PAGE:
The Wooden Bowl
I guarantee you will remember the tale of the
Wooden Bowl tomorrow, a week from now, a
month from now, a year from now.
A frail old man went to live with his son, daugh-
ter-in-law, and four-year old grandson. The old
man¡¯s hands trembled, his eyesight was blurred,
and his step faltered.
The family ate together at the table. But the el-
derly grandfather¡¯s shaky hands and failing sight
made eating difficult. Peas rolled off his spoon
onto the floor. When he grasped the glass, milk
spilled on the tablecloth.
The son and daughter-in-law became irritated
with the mess. ¡°We must do something about
Grandfather,¡± said the son. I¡¯ve had enough of
his spilled milk, noisy eating, and food on the
So the husband and wife set a small table in the
corner. There, Grandfather ate alone while the
rest of the family enjoyed dinner. Since Grand-
father had broken a dish or two, his food was
served in a wooden bowl.
When the family glanced in Grandfather¡¯s direc-
tion, sometime he had a tear in his eye as he sat
alone. Still, the only words the couple had for
him were sharp admonitions when he dropped a
fork or spilled food.
The four-year-old watched it all in silence.
One evening before supper, the father noticed
his son playing with wood scraps on the floor. He
asked the child sweetly, ¡°What are you making?¡±
Just as sweetly, the boy responded, ¡°Oh, I am
making a little bowl for you and Mama to eat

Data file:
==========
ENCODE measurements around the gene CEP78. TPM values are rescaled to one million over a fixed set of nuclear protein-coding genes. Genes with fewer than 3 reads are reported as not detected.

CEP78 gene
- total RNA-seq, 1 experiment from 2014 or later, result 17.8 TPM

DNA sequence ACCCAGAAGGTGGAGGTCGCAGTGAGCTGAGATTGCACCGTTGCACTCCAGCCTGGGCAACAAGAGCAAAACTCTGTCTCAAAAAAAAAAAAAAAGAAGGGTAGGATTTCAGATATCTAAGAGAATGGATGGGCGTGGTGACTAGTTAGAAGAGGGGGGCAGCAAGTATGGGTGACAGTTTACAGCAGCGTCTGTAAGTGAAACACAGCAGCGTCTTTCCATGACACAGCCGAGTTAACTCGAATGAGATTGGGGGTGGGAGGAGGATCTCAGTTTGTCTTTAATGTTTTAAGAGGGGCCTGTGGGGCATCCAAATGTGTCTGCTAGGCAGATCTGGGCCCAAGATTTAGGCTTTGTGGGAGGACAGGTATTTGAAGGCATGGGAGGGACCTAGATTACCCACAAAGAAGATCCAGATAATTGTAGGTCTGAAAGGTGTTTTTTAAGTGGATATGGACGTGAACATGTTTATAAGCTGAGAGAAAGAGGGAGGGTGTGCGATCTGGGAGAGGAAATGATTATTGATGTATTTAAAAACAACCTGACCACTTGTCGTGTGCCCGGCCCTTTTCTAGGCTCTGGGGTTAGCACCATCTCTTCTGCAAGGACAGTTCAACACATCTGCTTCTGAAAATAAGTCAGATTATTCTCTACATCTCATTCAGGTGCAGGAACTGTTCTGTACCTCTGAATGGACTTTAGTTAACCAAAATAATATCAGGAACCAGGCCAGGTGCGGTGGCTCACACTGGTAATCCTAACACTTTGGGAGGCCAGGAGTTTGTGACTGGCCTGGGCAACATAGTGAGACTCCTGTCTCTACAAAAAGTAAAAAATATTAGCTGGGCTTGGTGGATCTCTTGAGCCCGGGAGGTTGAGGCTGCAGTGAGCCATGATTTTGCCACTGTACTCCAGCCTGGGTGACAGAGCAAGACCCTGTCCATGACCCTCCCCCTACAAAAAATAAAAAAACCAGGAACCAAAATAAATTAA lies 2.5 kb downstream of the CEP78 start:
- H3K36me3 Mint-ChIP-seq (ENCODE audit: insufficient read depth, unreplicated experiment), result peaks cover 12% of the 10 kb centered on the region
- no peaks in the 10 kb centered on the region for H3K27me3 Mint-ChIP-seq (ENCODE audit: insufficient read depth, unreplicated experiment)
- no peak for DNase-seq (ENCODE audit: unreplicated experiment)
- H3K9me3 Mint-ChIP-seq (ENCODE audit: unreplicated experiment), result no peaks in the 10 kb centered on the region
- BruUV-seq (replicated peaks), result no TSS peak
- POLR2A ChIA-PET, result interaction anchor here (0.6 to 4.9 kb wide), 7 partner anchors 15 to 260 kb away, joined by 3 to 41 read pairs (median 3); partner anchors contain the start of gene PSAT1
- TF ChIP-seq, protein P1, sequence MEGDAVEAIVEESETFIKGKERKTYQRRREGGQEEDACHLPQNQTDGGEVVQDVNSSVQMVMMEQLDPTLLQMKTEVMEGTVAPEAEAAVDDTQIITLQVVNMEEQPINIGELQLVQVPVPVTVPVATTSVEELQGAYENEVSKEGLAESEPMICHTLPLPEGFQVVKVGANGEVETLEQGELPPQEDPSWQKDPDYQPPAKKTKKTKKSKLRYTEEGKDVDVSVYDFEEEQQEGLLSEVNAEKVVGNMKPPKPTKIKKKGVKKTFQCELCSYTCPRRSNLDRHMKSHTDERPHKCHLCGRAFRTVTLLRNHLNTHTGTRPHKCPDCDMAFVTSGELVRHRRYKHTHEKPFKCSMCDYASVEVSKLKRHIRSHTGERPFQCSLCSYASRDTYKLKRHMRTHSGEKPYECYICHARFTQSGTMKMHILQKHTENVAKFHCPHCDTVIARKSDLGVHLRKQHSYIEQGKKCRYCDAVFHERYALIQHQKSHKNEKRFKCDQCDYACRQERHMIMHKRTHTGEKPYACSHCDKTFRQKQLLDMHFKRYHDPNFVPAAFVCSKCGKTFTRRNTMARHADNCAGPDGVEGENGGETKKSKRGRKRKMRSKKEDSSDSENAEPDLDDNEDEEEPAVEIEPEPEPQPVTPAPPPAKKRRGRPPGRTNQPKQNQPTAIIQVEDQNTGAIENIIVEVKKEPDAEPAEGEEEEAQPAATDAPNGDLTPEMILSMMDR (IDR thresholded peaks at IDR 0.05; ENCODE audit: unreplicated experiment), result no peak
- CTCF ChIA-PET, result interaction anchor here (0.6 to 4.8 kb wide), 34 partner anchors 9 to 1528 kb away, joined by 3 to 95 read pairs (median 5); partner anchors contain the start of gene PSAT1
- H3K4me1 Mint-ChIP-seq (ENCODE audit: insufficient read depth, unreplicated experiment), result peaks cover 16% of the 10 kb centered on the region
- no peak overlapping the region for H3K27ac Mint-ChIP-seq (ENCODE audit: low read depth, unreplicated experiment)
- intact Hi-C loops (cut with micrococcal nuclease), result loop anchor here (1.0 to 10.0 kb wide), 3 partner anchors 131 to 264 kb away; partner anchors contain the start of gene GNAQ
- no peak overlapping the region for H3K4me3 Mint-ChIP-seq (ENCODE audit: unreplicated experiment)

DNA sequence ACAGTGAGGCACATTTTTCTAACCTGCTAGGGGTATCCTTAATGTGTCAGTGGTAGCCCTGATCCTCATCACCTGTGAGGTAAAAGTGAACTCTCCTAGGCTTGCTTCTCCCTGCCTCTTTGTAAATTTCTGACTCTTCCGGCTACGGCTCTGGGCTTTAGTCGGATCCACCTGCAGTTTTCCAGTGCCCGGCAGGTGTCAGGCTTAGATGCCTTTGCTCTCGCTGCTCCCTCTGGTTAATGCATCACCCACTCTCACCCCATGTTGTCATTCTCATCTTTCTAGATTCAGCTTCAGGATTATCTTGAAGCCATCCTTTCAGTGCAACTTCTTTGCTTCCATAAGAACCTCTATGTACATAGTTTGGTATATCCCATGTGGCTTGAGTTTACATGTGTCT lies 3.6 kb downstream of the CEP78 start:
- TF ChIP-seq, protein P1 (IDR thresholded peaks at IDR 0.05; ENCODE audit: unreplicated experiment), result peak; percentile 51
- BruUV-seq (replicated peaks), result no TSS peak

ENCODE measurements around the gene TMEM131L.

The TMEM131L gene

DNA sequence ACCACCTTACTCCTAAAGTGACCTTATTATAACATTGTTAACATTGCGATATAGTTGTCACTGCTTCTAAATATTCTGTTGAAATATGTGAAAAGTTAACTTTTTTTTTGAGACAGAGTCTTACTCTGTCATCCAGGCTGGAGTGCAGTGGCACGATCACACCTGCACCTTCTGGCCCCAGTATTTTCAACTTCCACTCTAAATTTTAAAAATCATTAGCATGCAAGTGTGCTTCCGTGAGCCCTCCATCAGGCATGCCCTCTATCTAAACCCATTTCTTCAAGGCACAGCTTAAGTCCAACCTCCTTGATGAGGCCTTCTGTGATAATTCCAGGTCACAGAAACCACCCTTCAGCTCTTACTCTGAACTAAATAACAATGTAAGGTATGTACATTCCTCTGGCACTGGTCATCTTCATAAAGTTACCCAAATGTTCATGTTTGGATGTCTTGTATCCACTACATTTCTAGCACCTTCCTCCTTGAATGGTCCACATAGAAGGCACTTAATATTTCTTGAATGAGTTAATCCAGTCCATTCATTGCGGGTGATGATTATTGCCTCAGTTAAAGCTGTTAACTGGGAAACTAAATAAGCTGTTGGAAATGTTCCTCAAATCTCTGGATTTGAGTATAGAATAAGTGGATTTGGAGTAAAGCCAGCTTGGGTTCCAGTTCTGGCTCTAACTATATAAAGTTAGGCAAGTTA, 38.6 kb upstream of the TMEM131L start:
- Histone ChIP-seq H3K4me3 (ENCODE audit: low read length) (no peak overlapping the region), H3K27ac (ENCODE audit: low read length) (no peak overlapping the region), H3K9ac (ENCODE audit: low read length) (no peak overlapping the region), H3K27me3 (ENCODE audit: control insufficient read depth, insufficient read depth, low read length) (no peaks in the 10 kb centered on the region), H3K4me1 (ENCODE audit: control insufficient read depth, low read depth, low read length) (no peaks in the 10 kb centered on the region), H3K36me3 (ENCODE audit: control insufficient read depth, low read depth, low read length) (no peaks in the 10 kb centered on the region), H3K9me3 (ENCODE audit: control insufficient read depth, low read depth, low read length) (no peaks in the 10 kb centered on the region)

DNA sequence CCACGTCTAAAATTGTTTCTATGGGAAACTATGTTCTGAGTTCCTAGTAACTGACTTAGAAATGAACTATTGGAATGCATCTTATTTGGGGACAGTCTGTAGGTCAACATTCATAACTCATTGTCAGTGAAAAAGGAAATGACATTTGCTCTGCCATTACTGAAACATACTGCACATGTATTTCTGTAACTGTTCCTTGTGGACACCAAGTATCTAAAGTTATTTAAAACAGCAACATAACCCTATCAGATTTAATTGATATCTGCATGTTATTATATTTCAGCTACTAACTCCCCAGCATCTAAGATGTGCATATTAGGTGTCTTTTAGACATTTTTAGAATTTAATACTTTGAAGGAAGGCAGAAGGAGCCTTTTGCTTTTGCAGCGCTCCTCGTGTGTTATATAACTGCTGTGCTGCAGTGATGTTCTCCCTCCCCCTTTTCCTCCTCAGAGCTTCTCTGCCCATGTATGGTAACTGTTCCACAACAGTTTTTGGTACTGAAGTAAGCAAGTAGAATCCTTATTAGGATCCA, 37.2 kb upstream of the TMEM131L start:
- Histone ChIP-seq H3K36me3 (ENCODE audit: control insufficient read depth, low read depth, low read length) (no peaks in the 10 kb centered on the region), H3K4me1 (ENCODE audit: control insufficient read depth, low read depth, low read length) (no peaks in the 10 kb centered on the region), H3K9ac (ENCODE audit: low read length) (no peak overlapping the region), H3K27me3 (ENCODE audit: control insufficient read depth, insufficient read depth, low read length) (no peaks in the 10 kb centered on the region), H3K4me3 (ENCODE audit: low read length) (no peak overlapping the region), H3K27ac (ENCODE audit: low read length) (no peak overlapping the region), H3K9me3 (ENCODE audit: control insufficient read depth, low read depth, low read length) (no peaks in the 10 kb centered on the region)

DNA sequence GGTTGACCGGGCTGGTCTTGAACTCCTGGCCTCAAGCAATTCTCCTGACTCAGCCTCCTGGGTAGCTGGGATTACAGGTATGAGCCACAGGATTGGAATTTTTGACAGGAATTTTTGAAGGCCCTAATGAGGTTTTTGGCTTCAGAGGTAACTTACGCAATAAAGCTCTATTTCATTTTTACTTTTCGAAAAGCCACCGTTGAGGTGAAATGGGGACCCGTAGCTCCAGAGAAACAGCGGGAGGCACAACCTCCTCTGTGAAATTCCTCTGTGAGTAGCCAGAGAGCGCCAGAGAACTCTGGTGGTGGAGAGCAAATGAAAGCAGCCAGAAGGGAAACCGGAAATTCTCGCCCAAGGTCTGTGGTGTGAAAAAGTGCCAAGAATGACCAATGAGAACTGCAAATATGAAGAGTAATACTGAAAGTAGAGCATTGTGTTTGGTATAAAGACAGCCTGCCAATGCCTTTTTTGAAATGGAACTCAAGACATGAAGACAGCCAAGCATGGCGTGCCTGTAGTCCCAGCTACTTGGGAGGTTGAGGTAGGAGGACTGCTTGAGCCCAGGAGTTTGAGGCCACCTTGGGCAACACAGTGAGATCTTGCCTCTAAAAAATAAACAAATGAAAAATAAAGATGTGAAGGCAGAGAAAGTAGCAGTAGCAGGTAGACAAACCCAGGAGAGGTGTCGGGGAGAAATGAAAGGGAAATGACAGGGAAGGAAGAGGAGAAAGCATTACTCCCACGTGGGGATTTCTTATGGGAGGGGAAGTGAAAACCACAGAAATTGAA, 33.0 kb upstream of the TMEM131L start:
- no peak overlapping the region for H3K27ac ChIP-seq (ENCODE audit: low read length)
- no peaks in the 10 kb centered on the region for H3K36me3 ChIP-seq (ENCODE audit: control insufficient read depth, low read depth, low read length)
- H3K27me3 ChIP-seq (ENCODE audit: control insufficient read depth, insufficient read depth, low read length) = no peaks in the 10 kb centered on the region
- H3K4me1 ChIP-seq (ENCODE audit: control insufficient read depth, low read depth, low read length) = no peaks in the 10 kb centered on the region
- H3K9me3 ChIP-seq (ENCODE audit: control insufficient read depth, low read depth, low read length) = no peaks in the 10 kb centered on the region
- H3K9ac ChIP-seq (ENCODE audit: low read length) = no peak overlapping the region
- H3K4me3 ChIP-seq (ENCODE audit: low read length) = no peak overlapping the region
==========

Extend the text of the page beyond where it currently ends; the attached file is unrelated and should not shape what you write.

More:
your food in when I grow up.¡± The four-year-old
smiled and went back to work.
The words so struck the parents so that they
were speechless. Then tears started to stream
down their cheeks. Though no word was spoken,
both knew what must be done.
That evening the husband took Grandfather¡¯s
hand and gently led him back to the family
table. For the remainder of his days he ate ev-
ery meal with the family. And for some reason,
neither husband nor wife seemed to care any
longer when a fork was dropped, milk spilled, or
the tablecloth soiled.
The Reading Room
Pg 5 - The Sunshine Express
Treasures From The Inbox
month of Sundays before Jack ever sat near this
cop again. A tap on the door jerked his head to
the left. There was Bob, a folded paper in hand.
Jack rolled down the window a mere two inches,
just enough room for Bob to pass him the slip.
¡°Thanks,¡± Jack could not quite keep the sneer out
of his voice.
Bob returned to his police car without a word.
Jack watched his retreat in the mirror. Jack un-
folded the sheet of paper. How much was this one
going to cost?
Wait a minute. What was this? Some kind of
joke? Certainly not a ticket.
Jack began to read:
¡°Dear Jack, Once upon a time I had a daughter.
She was six when killed by a car. You guessed
it -- a speeding driver. A fine and three months
in jail, and the man was free. Free to hug his
daughters. All three of them. I only had one, and
I¡¯m going to have to wait until Heaven before I
can ever hug her again. A thousand times I¡¯ve
tried to forgive that man. A thousand times I
thought I had. Maybe I did, but I need to do it